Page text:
Some students check it two, three or even four times a day. It’s not their e-mail account. It’s Facebook.
Web sites such as Facebook and MySpace have become increasingly popular among college students in recent years. These online directories connect students through social networks at colleges and universities across the country. By posting their names, birth dates, hometowns and special interests in their profiles, students allow virtually anyone to gain access to their personal information.
Employers have used the profiles of their prospective employees in some instances to aid in the hiring process.
A majority of students said they felt that employers should be allowed to view these profiles, but should not consider their content during the hiring process.
“It’s a public Web site,” said Benjamin Sydnes, a freshman finance major. “If students can access it, why can’t employers?”
Lauren Mooney, a freshman speech pathology major, agreed with Sydnes, but said that these profiles are not always representative of the student.
“It’s not your resume,” she said. “Who I am at school is not who I am in the workplace. It’s unfair.”
Some Temple employers agreed with students. Niki Mendrinos, assistant director of Campus Visit Programs and Owl Ambassador coordinator, said she feels Facebook or MySpace profiles are unimportant in the hiring process.
“I think the employer has the right to see if anything prohibits the potential employee from not performing the job well,” Mendrinos said. “But only if it has anything to do with the job responsibilities or requirements.”
Mendrinos affirmed that her employees’ Facebook or MySpace profiles are irrelevant to her hiring decisions.
“That’s what resumes and references are for,” she said.
Many users are unaware of the potential danger of putting too much information in their profiles. Users may unexpectedly meet a cyber friend from one of these Web sites, which can sometimes place them in an unsafe situation.
Charles Leone, deputy director of Campus Safety Services, said students need to recognize that anyone can look at these profiles and gather information.
“Most people sitting in the comfort of their living room, or wherever they are, feel secure, so they also feel secure when putting information on these sites,” Leone said. “I’d be cautious in any situation. It could be something that you think is innocent but that someone else may act on.”
Many sex offenders use the Internet to find their victims. Some conceal their true age and attempt to meet with their unassuming young victims.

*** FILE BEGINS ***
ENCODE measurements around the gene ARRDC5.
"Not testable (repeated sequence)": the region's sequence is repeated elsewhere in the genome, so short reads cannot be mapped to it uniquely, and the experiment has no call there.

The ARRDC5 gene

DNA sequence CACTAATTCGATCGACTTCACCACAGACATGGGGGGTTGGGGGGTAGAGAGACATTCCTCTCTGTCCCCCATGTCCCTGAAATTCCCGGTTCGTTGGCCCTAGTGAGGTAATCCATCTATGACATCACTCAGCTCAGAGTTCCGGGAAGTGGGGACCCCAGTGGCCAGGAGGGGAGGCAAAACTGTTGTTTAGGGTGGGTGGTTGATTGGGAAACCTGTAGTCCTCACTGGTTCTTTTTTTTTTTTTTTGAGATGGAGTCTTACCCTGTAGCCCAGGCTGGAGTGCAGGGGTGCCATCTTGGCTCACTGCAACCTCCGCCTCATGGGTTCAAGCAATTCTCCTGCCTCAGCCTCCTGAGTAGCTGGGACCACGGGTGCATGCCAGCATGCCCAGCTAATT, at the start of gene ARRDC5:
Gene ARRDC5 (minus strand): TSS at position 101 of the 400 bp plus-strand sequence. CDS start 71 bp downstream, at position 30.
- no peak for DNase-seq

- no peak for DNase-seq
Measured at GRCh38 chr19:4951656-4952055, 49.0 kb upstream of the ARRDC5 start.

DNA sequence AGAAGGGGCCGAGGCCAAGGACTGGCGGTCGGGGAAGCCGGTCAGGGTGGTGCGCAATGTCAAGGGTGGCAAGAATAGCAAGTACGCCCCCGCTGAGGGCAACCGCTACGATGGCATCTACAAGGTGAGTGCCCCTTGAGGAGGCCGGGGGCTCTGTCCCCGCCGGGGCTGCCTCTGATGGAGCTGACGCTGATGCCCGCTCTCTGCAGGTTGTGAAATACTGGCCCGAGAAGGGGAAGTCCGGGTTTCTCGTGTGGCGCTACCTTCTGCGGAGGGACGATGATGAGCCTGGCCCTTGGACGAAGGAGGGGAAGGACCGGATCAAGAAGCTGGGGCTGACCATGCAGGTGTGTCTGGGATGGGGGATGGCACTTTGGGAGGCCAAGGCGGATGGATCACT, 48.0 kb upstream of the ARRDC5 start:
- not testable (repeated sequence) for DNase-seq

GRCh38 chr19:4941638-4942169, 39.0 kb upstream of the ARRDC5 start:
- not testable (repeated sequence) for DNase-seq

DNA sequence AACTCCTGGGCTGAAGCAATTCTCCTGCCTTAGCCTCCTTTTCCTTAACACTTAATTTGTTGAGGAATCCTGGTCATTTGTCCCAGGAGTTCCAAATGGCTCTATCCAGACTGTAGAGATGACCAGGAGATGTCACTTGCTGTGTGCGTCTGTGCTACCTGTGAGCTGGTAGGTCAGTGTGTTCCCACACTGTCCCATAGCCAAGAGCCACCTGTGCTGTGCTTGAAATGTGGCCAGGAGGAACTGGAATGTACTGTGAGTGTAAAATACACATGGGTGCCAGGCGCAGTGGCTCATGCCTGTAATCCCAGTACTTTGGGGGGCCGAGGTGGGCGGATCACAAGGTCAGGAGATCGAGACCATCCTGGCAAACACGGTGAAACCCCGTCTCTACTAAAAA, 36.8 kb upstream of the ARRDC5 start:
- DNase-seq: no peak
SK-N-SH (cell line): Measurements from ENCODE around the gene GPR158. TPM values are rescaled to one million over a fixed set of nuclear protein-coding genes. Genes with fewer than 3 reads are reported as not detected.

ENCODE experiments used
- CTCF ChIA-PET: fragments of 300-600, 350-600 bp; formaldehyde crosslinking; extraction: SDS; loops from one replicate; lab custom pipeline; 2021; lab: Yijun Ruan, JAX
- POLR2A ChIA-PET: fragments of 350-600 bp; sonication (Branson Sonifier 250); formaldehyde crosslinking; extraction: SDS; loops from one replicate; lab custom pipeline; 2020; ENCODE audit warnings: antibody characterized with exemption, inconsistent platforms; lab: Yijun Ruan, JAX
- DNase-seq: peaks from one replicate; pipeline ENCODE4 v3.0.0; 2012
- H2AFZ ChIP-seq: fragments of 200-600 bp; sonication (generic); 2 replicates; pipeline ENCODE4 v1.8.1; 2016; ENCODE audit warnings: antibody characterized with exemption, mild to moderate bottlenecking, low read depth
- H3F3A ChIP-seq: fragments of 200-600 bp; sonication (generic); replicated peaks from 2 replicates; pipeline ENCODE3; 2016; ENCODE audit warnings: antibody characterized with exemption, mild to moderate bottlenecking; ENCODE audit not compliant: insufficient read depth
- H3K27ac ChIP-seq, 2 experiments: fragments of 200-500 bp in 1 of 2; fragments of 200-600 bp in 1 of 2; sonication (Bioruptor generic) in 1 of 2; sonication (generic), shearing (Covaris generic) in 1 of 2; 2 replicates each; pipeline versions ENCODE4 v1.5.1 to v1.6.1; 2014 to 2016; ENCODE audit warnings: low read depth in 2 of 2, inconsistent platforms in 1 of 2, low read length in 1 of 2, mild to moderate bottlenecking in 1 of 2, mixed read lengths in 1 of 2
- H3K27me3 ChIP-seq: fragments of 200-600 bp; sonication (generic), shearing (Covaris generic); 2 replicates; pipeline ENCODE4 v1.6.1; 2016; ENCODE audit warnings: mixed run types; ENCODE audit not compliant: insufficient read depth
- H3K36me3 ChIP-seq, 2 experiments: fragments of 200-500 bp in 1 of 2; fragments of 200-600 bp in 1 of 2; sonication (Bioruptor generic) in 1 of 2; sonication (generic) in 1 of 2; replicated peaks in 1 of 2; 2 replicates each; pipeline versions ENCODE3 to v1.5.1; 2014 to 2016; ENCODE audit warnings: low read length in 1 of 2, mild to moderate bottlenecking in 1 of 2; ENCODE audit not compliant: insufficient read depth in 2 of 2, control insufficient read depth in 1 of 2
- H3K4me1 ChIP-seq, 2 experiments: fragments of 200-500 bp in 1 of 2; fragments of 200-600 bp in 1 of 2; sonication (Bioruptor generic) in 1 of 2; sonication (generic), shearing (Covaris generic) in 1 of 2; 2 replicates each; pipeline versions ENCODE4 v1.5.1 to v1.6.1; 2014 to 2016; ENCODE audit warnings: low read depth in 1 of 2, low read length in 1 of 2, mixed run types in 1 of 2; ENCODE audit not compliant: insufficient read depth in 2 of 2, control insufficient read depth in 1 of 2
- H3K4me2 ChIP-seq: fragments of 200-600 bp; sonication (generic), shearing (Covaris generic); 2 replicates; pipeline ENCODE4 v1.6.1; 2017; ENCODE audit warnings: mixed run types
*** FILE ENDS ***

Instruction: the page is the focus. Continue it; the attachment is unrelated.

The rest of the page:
“I think it is easier for someone [who’s] 35 to get online and pose as a teenager,” Mooney said. “It’s a problem. How can you know if you’re meeting a 16-year-old or a 35-year-old lying about his age?”
“I feel that it is too easy for people I don’t know to get information,” said Stephanie Bilinsky, a freshman English major. “I did have my cell phone number on Facebook, but I just took it down because I realized it could become creepy.”
Leone said that the Internet is not a trusting place and students should be aware of the specific information they give. With simple facts such as general location and birth dates, it is very simple for predators to find virtually anyone.
Leone also warned that profile pictures could disclose information about the user’s location.
“When you have diabolical minds out there who will use these [Web sites] to their advantage, it can become dangerous,” he said. “You don’t know who’s viewing these. It’s all fun, but be aware that you really put yourself out there.”
Students acknowledged the necessity of taking precautions to protect themselves.
“You can figure out just about anything you want to,” Sydnes said. “The problem is that people put too much information and don’t realize the hazards.”
“I actually put a lot of personal information on Facebook,” Mooney said. “I put where I live, my high school, my mailbox number – definitely a lot more than I thought I put on. If I ever have a problem, I’ll just delete my account.”
Leone said there have been rare instances in which students have used Facebook, MySpace and other personal Web sites to post offensive information about others. Campus Safety Services have only accessed Facebook in a few occasions to handle this problem. However, Leone said it is difficult to prosecute those who post obscene material.
“It depends on what they do,” Leone said. “It can be difficult [to press charges] because you’re facing the Supreme Court issue of freedom of speech. If they do something inappropriately, there may be some grounds to charge.”
Both the Facebook and MySpace Web sites include information about protecting privacy.
Facebook’s site says some information is shared with third parties, but precautions are taken to protect that information through the use of firewalls. MySpace warns users to be careful to withhold certain information and to use common sense when building profiles.
Bilinsky heeded MySpace’s warnings. After realizing the potential dangers of disclosing too much information, she removed her hometown from her public profile. When it comes down to personal privacy and protection, she said, it is just a matter of knowing what you are doing.
“People need to smarten up about this sort of thing,” Bilinsky said.
Chris Stover can be reached at email@example.com.